Author: Larry Southall, as told to Jessie Bauters

The Making of “Box,” Larry Southall’s piece for “The Current”

Editor’s note: Larry Southall recently sat down with Jessie Bauters to talk about the inspiration behind “Box,” the piece he choreographed for “The Current,” performing in the University Theatre through April 20.

I call my daughter by her nickname: Box. She’s 11. Box does competitive karate. When she first told me, “I want to do karate. I want to fight,” I thought, “Really? But okay, as long as she’s doing something.”

Girls are “supposed” to play with dolls and be submissive. Some of our family members have even said so. But my daughter doesn’t prescribe to that. My daughter likes competitive fighting. She loves it.

Since she started karate, my daughter cuts her hair short. (She doesn’t like it to be in her way or in her face.) One day she came home from school and told me they had a substitute teacher. And this teacher yelled at her for going in the girl’s bathroom. When my daughter said, “But I am a girl,” the substitute, who was an older woman, said, “Well, ladies should have longer hair. Boys have shorter hair.”

I was livid. I was out for blood.

But my daughter said, “Oh, Dad. It’s okay, who cares?”

I was more upset than she was! In that moment, she taught me something about not getting upset when people judge you. She taught me to be more tolerant of people when they are ignorant. People may look at you and think a certain way because you are short, tall, dark-skinned, light-skinned, have short hair or long hair. But it’s their problem. Don’t let it become your problem.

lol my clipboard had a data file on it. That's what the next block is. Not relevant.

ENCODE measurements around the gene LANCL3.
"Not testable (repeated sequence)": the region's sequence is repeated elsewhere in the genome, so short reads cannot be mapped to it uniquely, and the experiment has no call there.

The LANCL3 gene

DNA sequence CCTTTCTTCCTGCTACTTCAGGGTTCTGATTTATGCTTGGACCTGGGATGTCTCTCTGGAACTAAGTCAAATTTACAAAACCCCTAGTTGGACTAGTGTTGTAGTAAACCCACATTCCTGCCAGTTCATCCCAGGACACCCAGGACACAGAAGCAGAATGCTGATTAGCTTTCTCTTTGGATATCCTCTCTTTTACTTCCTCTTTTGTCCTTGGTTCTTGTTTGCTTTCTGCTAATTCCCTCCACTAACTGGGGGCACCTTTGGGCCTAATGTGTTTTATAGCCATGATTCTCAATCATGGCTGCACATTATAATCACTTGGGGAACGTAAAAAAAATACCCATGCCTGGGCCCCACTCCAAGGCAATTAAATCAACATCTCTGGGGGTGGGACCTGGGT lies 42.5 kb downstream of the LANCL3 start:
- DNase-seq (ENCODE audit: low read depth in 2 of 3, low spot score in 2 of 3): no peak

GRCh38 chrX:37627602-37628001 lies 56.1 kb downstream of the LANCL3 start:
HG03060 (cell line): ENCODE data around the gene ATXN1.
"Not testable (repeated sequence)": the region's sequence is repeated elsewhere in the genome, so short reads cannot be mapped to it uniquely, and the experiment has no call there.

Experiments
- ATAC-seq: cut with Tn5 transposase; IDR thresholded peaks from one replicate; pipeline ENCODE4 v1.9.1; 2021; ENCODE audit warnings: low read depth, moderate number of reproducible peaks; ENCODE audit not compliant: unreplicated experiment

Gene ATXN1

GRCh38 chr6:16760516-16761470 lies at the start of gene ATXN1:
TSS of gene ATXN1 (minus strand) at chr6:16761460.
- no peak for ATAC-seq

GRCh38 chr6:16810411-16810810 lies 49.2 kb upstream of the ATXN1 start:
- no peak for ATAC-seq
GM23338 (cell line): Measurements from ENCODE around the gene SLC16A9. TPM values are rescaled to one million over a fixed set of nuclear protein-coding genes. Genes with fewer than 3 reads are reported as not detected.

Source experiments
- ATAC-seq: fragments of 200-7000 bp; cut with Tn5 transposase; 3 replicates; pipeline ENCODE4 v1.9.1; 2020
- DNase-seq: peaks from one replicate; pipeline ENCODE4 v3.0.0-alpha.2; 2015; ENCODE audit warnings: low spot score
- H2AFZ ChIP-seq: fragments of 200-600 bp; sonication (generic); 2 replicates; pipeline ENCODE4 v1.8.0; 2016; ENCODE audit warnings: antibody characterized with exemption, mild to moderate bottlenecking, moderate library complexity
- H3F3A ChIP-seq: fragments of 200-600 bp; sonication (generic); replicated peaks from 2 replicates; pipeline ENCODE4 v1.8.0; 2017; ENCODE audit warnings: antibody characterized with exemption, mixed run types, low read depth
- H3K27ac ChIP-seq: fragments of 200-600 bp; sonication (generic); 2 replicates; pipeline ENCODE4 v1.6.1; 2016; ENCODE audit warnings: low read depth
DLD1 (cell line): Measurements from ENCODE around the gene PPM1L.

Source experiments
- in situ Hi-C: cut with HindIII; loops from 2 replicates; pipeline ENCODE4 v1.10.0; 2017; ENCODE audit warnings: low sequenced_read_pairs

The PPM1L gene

My piece for “The Current” is called “Box.” It’s not about my daughter, but she is my inspiration.

“Box” deals with people’s interaction and the perceptions about people who you may not really understand. Everyone walks to the beat of their own drum. If you’re an original person—if you wear your hair a certain way or talk a certain way or look a certain way—people judge you upon that. But we’re all people, we’re all connected and just because someone is different or has different values doesn’t mean that they should be discounted.

Come to “The Current” and understand that when you look at someone and you judge them without even knowing them, it’s a really sad thing. It goes beyond race or gender. And perception, you know, sadly becomes reality. I’m trying to debunk that.

“The Current” runs through April 20 in the University Theatre. Tickets start at $18.

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